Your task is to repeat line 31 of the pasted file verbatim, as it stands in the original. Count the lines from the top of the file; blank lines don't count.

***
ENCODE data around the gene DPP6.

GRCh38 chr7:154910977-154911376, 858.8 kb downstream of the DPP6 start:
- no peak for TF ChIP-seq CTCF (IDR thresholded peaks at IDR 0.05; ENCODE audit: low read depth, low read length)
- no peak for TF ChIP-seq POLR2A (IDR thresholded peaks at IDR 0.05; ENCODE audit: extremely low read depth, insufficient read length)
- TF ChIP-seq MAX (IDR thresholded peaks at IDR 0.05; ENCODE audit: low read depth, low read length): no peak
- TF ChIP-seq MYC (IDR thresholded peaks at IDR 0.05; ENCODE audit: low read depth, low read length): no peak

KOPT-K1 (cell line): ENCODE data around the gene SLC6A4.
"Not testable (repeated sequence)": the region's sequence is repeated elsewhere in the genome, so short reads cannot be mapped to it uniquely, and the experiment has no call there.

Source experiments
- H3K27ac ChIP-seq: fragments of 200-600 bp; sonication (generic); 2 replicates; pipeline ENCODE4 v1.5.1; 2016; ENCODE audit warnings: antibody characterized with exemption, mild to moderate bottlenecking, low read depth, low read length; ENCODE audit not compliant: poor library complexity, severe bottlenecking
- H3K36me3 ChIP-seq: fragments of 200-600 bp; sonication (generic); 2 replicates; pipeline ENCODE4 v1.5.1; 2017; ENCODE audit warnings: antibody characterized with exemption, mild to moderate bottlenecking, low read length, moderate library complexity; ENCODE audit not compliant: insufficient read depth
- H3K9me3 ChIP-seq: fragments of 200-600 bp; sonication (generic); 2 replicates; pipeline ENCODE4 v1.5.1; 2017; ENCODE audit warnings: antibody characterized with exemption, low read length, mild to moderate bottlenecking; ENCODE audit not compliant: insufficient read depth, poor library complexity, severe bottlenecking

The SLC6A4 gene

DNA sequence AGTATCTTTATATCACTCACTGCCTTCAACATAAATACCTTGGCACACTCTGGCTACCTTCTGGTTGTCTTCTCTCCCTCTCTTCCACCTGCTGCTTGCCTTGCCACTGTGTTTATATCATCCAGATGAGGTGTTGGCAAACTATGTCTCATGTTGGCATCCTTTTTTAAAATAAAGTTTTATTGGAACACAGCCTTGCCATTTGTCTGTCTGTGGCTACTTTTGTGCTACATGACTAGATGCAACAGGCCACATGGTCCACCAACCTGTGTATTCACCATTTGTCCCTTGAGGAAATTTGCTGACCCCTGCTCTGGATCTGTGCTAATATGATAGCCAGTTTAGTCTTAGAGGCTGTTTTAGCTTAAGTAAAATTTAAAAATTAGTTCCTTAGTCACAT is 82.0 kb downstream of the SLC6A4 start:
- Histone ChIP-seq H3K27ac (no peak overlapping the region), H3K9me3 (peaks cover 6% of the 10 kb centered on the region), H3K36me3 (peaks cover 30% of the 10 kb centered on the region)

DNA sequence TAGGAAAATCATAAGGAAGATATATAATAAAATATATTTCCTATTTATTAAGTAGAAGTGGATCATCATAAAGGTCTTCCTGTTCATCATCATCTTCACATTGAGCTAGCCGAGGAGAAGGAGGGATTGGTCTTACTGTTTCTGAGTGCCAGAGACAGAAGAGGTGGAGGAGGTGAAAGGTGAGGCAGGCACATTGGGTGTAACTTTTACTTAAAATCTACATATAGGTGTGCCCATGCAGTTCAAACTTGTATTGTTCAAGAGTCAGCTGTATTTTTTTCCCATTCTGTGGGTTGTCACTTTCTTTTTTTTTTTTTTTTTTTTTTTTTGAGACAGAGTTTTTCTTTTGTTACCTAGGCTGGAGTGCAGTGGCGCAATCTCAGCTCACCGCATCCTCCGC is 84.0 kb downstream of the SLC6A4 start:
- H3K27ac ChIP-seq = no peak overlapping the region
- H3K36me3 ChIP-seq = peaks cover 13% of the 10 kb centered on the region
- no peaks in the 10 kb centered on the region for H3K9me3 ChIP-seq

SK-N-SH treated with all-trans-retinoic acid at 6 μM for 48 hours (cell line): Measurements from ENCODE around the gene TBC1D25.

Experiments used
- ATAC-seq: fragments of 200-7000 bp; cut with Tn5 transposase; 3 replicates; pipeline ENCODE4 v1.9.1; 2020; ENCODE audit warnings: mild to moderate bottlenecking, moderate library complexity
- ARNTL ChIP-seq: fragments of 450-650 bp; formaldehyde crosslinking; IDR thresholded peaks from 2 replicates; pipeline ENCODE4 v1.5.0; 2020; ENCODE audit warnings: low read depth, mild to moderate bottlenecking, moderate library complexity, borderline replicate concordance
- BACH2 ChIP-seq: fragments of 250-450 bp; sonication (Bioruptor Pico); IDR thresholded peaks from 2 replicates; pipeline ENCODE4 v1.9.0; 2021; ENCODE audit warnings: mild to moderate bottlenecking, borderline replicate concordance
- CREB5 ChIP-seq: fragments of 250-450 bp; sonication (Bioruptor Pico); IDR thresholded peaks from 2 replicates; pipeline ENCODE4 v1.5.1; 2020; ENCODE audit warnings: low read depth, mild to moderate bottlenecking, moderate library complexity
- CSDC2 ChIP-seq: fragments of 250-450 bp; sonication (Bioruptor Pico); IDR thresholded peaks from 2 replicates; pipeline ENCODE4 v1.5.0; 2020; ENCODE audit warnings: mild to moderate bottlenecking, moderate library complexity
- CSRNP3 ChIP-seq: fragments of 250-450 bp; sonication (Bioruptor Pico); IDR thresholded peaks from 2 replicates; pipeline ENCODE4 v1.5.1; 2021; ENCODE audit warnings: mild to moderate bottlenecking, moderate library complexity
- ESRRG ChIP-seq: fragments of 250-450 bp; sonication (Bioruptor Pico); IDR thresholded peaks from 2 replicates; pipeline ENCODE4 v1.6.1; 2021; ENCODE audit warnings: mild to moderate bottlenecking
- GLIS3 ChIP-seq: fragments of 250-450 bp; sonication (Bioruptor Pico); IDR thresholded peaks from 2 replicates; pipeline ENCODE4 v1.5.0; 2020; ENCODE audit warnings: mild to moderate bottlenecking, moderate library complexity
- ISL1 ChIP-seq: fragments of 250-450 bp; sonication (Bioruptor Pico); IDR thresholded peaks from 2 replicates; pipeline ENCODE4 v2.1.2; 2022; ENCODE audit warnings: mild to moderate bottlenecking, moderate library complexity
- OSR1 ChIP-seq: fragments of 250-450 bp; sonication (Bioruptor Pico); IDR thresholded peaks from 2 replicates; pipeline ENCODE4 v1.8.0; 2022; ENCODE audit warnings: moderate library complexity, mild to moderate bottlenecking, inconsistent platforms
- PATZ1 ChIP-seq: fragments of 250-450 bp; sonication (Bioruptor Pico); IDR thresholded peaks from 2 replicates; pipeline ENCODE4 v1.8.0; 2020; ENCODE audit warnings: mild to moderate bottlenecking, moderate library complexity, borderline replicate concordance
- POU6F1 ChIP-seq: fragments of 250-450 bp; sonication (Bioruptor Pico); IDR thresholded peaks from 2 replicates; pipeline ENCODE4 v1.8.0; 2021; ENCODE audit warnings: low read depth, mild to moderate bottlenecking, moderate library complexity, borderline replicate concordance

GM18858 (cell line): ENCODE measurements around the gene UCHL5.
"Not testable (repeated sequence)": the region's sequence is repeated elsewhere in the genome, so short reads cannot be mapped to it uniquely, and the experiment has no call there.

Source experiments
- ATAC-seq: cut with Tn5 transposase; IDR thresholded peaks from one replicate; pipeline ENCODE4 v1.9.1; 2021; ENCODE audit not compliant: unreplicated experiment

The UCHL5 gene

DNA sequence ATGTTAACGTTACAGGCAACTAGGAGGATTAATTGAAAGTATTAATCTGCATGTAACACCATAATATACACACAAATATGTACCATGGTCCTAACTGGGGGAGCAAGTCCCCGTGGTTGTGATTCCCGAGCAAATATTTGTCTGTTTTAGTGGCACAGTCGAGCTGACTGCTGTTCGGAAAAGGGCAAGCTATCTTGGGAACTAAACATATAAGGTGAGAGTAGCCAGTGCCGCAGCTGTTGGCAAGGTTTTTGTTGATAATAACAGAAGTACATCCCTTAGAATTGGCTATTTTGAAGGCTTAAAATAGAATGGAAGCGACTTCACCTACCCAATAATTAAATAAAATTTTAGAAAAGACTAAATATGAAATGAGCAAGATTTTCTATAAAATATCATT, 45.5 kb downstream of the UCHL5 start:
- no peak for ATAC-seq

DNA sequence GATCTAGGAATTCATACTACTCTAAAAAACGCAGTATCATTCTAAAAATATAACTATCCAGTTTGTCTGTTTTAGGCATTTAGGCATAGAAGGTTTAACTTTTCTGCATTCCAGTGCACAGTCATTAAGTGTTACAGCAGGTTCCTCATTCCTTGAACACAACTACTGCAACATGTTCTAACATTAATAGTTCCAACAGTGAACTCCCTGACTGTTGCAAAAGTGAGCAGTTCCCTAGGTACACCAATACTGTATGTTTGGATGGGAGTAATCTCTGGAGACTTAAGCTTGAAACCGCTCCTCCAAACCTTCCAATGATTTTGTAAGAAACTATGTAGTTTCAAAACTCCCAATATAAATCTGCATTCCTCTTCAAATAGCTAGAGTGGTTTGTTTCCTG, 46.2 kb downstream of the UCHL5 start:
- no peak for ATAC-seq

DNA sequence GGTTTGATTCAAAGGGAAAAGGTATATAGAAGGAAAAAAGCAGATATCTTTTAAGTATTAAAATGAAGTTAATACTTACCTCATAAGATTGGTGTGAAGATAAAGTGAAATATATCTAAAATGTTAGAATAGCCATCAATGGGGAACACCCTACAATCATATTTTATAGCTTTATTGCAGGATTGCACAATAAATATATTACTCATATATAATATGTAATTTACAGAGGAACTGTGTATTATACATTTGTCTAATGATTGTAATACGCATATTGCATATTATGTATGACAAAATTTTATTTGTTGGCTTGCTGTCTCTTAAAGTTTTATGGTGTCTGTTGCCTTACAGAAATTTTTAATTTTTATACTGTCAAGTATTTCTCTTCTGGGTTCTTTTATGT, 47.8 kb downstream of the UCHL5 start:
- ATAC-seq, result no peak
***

- OSR1 ChIP-seq: fragments of 250-450 bp; sonication (Bioruptor Pico); IDR thresholded peaks from 2 replicates; pipeline ENCODE4 v1.8.0; 2022; ENCODE audit warnings: moderate library complexity, mild to moderate bottlenecking, inconsistent platforms